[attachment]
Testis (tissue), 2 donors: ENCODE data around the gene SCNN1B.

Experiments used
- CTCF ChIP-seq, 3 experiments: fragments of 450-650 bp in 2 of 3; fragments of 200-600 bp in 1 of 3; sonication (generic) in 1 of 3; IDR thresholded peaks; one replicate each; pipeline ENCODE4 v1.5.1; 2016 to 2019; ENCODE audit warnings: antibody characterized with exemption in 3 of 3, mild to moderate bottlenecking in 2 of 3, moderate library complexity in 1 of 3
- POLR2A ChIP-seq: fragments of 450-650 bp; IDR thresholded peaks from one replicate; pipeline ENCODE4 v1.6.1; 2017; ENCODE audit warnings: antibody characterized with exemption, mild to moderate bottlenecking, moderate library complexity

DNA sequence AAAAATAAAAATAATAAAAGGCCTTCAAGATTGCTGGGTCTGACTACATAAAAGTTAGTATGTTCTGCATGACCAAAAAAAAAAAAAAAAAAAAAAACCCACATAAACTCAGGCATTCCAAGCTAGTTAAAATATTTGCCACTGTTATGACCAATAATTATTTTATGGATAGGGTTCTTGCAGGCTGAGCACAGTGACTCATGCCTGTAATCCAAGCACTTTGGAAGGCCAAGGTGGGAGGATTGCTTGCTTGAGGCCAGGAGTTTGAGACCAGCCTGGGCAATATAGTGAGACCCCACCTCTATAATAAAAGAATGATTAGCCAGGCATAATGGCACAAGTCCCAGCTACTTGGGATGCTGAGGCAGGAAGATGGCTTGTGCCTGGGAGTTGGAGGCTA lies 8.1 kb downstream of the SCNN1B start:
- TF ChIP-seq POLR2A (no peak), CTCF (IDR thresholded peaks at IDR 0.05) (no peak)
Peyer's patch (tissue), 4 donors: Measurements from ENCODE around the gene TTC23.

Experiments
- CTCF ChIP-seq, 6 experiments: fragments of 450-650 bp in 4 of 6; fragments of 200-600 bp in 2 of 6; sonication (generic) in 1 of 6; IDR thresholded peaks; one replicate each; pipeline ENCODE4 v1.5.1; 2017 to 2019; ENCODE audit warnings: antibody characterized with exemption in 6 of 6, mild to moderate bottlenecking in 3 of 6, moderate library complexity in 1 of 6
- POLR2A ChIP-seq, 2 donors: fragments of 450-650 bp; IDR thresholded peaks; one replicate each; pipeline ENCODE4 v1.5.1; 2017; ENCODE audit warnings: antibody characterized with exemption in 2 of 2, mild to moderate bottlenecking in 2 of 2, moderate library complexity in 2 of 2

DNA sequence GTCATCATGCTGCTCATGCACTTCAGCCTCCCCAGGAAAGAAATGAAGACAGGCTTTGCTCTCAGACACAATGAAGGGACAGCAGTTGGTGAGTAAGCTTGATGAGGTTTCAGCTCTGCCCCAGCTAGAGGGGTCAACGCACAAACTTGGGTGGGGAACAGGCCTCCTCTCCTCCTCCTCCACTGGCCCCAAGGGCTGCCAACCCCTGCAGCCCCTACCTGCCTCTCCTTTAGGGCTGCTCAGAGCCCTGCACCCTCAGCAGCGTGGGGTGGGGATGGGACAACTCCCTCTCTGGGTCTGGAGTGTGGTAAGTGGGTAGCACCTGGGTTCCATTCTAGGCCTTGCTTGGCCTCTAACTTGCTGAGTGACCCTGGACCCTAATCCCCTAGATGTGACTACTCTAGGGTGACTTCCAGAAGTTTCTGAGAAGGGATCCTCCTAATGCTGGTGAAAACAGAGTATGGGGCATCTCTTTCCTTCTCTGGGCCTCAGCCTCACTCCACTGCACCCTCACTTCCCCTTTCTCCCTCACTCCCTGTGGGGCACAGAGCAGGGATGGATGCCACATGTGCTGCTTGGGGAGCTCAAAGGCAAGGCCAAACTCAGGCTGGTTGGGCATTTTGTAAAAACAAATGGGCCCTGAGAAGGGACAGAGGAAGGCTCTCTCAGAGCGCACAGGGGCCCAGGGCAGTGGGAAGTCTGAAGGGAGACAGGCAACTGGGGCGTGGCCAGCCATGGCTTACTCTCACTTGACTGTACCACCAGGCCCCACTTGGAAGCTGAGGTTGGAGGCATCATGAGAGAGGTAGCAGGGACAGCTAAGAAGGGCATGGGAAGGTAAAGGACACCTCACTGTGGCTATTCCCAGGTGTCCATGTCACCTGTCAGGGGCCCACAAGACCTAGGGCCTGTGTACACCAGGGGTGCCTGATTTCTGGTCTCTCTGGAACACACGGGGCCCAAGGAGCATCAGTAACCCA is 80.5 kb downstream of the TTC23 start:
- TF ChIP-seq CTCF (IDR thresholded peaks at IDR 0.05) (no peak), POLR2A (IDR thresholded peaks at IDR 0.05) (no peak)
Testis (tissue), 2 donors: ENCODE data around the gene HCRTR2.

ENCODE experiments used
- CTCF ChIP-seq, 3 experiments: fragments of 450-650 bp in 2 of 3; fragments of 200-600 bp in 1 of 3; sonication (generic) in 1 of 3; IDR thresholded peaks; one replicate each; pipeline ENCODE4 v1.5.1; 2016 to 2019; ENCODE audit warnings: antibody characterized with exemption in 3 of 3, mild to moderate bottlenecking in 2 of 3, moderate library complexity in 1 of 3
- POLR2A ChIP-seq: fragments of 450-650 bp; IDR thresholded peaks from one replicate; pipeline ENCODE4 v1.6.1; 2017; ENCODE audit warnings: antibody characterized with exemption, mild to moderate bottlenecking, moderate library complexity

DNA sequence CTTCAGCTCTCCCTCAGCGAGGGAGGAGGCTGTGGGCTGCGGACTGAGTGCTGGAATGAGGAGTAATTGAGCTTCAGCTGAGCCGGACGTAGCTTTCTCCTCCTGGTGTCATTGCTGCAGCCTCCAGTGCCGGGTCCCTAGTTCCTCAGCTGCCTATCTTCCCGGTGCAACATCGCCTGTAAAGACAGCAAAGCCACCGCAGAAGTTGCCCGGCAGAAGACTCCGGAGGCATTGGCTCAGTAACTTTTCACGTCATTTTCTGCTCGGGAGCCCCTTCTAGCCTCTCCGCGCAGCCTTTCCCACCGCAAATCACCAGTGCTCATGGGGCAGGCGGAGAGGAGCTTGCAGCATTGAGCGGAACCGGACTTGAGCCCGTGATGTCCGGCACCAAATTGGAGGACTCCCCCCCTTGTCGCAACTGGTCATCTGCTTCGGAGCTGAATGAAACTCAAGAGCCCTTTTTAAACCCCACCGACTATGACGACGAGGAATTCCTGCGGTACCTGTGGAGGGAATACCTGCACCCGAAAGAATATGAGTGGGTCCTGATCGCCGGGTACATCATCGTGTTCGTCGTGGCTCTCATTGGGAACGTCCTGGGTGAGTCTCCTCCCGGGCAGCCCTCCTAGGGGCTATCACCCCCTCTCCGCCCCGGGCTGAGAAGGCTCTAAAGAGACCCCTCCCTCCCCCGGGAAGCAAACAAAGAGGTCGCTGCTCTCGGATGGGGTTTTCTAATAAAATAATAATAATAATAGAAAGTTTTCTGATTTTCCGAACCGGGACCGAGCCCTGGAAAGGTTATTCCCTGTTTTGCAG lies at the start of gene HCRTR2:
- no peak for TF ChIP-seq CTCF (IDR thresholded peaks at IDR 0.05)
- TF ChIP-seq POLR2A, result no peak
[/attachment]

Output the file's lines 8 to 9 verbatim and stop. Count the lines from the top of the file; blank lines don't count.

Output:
Experiments
- CTCF ChIP-seq, 6 experiments: fragments of 450-650 bp in 4 of 6; fragments of 200-600 bp in 2 of 6; sonication (generic) in 1 of 6; IDR thresholded peaks; one replicate each; pipeline ENCODE4 v1.5.1; 2017 to 2019; ENCODE audit warnings: antibody characterized with exemption in 6 of 6, mild to moderate bottlenecking in 3 of 6, moderate library complexity in 1 of 6